Where is the line in the sand for zero rating?

It’s a trend which has been growing steadily in the UK, but the line has not been found yet; when are zero rating offerings going to irk the bureaucrats of the telco world?

Jamie Davies

September 1, 2017

4 Min Read
Where is the line in the sand for zero rating?

It’s a trend which has been growing steadily in the UK, but the line has not been found yet; when are zero rating offerings going to irk the bureaucrats of the telco world?

Vodafone has just unveiled VOXI, a young-orientated mobile service which provides zero rating on Facebook, Facebook Messenger, Instagram, WhatsApp, Pinterest, Snapchat, Twitter and Viber. Three has Go Binge, which offers free streaming on Netflix, SoundCloud, Dave and other channels. EE offers Apple Music streaming for free. Virgin Media offers zero rating for Twitter, Facebook Messenger and WhatsApp. It’s become endemic.

But when will competition authorities decide the practise is not fair? Over in the US, AT&T and Verizon have been bickering with the FCC over the legalities of zero rating offers, but such arguments don’t seem to have crossed the pond in any substantial manner to date. This in itself seems odd; usually the European Commission usually can’t wait to get it’s hands on a competition challenge, but it doesn’t seem to be bothered yet.

Maybe it is preoccupied, maybe it’s because its holiday time, or maybe the telcos haven’t crossed the invisible line yet. As regulation usually lags behind technological developments, there is often a testing of the boundaries. Like toddlers, the tech giants will push the limits until they upset the overseers and get sent to the naughty step.

That seems to be where the zero rating offers are at the moment. The line hasn’t been found and the lumbering giant in Brussels remains snoozing, working off a gluttony of lunch time chocolate smothered waffles. But this does seem to right in the Brussels ballpark, after all, zero rating offers do nudge users towards preferential services.

Data is a precious commodity for millennials; you wouldn’t want to run out in the middle of a cat video. Therefore, users will naturally lean towards applications which don’t run down the data allocation. It’s irrelevant as to whether most of these applications (excluding the video ones) use marginal amounts of data, when you are told something is free the natural inclination is to use it.

In this light it discourages competition. The operators are favouring the established and larger scale platforms, making it much more difficult for competitors to break into the space. It doesn’t matter that there is unlikely to be a Facebook usurper, with zero rating offerings favouring Zuckerberg and his cronies, user preferences will naturally lean that way.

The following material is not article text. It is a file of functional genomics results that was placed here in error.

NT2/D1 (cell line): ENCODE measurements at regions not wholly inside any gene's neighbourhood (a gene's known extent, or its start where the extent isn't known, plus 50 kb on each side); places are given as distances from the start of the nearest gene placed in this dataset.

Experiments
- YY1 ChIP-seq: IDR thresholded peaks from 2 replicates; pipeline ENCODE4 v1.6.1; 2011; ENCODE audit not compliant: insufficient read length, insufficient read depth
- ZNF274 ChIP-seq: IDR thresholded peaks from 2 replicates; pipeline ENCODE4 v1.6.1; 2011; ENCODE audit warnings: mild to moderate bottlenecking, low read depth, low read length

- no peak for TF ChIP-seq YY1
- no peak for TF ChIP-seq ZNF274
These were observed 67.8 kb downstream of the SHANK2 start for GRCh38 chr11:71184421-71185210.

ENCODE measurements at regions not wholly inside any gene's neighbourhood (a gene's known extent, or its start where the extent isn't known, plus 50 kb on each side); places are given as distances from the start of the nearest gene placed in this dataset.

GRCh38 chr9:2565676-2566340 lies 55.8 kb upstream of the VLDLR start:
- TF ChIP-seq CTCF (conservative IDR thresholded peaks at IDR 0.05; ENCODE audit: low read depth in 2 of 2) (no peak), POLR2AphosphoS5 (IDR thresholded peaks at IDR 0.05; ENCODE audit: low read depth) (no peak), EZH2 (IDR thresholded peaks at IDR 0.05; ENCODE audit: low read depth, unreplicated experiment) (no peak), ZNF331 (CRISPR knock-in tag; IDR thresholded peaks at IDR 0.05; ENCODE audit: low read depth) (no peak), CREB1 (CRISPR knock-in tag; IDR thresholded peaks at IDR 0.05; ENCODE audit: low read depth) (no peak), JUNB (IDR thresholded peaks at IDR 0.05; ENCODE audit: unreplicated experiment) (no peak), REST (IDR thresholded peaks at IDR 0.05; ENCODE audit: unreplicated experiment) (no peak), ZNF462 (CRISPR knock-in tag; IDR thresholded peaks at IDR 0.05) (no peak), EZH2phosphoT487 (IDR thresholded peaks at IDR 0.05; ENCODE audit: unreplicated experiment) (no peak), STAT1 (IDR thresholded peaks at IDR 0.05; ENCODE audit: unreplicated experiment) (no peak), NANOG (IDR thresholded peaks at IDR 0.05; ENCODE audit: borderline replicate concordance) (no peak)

Of course, operators will state they are open to new partners, but there has to be something in return. The operators will be sending a steady flow of users towards the platform, so there will naturally have to be some sort of reward; these are businesses not charities after all. The financials behind the zero rating offers have not been unveiled, but you can imagine there will be a kick back.

Maybe there is some sort of discount on Facebook advertising or free promotional activity on Twitter? These are platforms which have millions (if not billions) of users, there is an incentive for the cash-conscious operators. But what is the leverage for the challenger businesses? It will be unlikely they have the user base or the footprint to attract interest. So it is an uneven playing field which is growing steeper.

On the other side of the coin, some might argue this is just sensible business. It is a contra agreement between two organizations who are making best use of the assets which they have. It’s a relationship which benefits both, which possibly does not involve any cash transactions. In this light, it might be sensible to say fair enough, but this hasn’t usually stopped boresome bureaucrats in the past.

The European Commission is currently in an antitrust battle with Google over its Android software, though this is a different slant; Google is being accused of favouring its own services. That is seen as a no-no, but with the operators favouring the big boys and not getting involved with any challengers, you can just imagine this is the sort of competition debate the beer-swilling Belgium’s usually love.

Maybe zero rating is okay, maybe it will be viewed as a fair business exchange or maybe the operators will start looking for smaller fish to fry. Or maybe when the lethargic legislators are awoken from the summertime slumber in September, there will a new round of antitrust arguments.

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